Raoul Peck | THE YOUNG KARL MARX French Poster
Raoul Peck | THE YOUNG KARL MARX French Poster

As his James Baldwin documentary “I Am Not Your Negro” continues to win over audiences and critics around the world, picking up multiple award nominations (including an Oscar nomination for Best Documentary Feature) and winning some of them, you should be aware that Haitian filmmaker Raoul Peck directed a second feature film (while he was working on “I Am Not Your Negro”) that is set to make its North American Premiere at the Seattle International Film Festival (SIFF), the 43rd annual event that runs from May 18 – June 11, 2017.

Selected as the festival’s Closing Night Film is Peck’s “Le Jeune Karl Marx” (“The Young Karl Marx”), the period drama that fictionalizes the shaky friendship between Karl Marx and Friedrich Engels – the German intellectual titans and fathers of Marxism – charting their completion of the Communist Manifesto, and the creation of a revolutionary movement out of which were born the theoretical tools for emancipating oppressed masses in Europe and all around the world.

In what the filmmaker has previously described as quite an ambitious project, the film stars German actors, August Diehl as Marx, and Stefan Konarske as Engels.

“Avoiding the habitual caricature of the old bearded revolutionary icon, this film is the coming of age of two young and daring intellectuals who will have an extraordinary impact on the world of the 20th century and beyond,” said Peck.

The film made its World Premiere the Berlin International Film Festival in February, and reviews by attending critics were mixed; a small sample:

The Guardian (UK) gave it 4 out of 5 stars, calling it an “intense, fervent film about the early development of communism.”

The Hollywood Reporter was less enthusiastic: “An intellectually rigorous but stylistically staid peep at the 20-something author of ‘Capita’l and ‘The Communist Manifesto,’ Raoul Peck’s ‘The Young Karl Marx’ is at once historically impeccable and a filmic disappointment… Revolutionary in content, not in execution.”

Indiewire wasn’t as enthusiastic either, giving it a “C” rating, stating: “For a movie that trades in the same revolutionary zeal that has tattooed ‘Hamilton’ onto the zeitgeist, Peck’s latest project lacks the unbridled creativity required to capture what it feels like to turn the world upside down.”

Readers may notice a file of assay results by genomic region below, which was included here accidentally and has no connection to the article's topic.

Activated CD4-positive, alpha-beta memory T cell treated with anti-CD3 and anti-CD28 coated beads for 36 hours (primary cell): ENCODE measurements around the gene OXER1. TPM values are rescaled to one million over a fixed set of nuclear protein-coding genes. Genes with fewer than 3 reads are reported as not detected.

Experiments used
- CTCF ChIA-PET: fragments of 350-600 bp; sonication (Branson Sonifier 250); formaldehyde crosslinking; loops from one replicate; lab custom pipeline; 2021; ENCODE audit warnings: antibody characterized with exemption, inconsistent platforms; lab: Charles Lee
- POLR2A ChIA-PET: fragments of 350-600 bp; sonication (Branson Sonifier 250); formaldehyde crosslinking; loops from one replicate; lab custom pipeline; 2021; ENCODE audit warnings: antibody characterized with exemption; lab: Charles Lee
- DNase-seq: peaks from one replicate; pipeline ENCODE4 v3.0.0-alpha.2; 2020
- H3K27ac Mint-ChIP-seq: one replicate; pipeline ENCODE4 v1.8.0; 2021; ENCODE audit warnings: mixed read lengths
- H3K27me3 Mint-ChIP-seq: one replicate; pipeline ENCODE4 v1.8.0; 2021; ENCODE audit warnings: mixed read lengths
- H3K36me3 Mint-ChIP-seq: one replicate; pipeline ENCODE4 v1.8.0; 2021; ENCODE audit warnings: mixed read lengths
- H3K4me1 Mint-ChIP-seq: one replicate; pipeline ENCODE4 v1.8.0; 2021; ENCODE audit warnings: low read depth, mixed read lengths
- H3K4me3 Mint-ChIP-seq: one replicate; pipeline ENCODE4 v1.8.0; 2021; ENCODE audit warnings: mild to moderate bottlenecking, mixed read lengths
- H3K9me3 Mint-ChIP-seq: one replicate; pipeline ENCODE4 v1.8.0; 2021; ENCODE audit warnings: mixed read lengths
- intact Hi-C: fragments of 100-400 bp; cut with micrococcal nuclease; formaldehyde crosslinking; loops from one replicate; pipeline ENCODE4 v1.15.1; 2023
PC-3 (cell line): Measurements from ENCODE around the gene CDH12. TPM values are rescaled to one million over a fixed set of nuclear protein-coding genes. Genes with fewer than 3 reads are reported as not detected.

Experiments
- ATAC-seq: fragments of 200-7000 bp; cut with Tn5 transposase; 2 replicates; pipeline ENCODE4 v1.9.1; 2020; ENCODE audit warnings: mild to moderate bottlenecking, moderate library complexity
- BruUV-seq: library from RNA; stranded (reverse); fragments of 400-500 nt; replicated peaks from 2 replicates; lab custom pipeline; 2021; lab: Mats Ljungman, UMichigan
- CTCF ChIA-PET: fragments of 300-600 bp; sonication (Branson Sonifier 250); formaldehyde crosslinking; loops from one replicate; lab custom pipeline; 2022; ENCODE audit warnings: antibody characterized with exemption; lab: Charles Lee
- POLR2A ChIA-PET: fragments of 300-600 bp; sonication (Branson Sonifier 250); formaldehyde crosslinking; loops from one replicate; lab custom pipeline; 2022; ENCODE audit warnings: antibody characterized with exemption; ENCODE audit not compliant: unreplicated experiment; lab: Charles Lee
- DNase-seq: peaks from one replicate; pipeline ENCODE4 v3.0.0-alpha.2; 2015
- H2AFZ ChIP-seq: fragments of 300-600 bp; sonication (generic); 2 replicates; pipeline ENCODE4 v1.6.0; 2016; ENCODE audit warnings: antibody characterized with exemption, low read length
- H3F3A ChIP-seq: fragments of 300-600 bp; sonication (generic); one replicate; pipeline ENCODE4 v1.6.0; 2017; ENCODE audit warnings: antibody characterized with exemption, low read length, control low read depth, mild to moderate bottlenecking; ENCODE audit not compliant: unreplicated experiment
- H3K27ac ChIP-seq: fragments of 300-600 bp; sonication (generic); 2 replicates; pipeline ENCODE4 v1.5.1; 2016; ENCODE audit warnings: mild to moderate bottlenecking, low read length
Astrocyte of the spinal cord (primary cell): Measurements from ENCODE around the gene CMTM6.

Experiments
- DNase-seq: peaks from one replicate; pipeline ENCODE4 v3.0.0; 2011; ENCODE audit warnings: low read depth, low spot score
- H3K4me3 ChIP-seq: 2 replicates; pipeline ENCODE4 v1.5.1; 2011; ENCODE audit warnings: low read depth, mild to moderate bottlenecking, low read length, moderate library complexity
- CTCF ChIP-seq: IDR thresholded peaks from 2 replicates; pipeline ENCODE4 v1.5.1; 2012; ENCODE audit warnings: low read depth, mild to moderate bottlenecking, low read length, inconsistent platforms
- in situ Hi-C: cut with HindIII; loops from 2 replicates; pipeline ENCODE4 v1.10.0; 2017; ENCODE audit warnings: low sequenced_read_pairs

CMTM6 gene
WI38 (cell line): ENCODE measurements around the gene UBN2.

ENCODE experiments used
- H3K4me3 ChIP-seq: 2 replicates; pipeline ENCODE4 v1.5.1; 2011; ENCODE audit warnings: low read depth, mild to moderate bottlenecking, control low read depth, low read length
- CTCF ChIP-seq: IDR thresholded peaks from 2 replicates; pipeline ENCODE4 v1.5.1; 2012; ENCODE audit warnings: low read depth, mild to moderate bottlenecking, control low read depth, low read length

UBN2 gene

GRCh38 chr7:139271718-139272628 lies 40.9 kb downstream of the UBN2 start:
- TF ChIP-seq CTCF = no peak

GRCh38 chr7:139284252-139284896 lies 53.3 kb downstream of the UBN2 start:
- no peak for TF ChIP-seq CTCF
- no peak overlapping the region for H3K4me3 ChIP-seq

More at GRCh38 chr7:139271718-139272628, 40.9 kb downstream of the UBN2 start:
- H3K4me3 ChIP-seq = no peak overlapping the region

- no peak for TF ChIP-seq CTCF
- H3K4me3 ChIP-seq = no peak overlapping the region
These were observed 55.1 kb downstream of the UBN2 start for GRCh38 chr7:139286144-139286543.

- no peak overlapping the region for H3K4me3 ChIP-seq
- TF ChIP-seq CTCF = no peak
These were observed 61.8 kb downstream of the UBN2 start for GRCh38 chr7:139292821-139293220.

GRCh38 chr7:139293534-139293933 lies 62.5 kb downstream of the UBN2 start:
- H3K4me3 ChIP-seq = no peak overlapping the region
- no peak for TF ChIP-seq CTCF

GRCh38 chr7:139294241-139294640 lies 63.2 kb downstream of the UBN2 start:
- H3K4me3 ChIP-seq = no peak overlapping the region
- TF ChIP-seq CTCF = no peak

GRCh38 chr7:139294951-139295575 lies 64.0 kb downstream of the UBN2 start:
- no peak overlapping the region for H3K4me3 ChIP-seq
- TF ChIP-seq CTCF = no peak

I haven’t seen it yet, so I can’t offer any informed commentary. But it seems like the fervor that “I Am Not Your Negro” oozes may be missing in “The Young Karl Marx” (at least with the above critics, and others). However, having seen just about all of Peck’s films, I’m most certainly looking forward to this one, as I have most of the others. He’s certainly been more prolific in recent years, directing 4 feature films (2 documentaries and 2 works of fiction) in as many years. In addition to “I Am Not Your Negro” and “The Young Karl Marx,” Peck directed “Murder in Pacot” (2015, a feature film loosely inspired by Italian director Pier Paolo Pasolini’s 1968 drama/mystery “Teorema”) and “Assistance Mortelle” (“Fatal Assistance,” 2014, a 2-year documentary investigation into the challenging, contradictory and colossal rebuilding efforts in post-earthquake Haiti).

“The Young Karl Marx” cast also includes Vicky Krieps, Olivier Gourmet, Hannah Steele and Alexander Scheer.

Produced by Agat Films and Peck’s own Velvet Film banner, as well as Rohfilm in Germany and Artemis Productions in Belgium, Peck directed the international co-production from a script he co-wrote with Pascal Bonitzer.

A fearless filmmaker and activist who, I would argue, deserves even more recognition than he’s received over the years within the international filmmaking community, as one of Haiti’s few filmmakers of any notoriety, and a primary exporter of Haitian films to the rest of the world, Peck’s complex body of work is still sadly underseen – including “Lumumba” (2000) and “Moloch Tropical” (2010) and more. His directing resume begins in the mid-late 1980s, around the same time that filmmakers like Spike Lee, Jim Jarmusch and Wong Kar-wai were also beginning their directing careers. With the near-universal acclaim for “I Am Not Your Negro,” I suspect we’ll be hearing Raoul Peck’s name mentioned a lot more from here on.

A trailer for “The Young Karl Marx” follows below (no USA distributor at this time); unfortunately it’s without English subtitles.

For those in Seattle (or who will be attending SIFF), the festival Box office is open online at siff.net, and in person at any SIFF venue box office.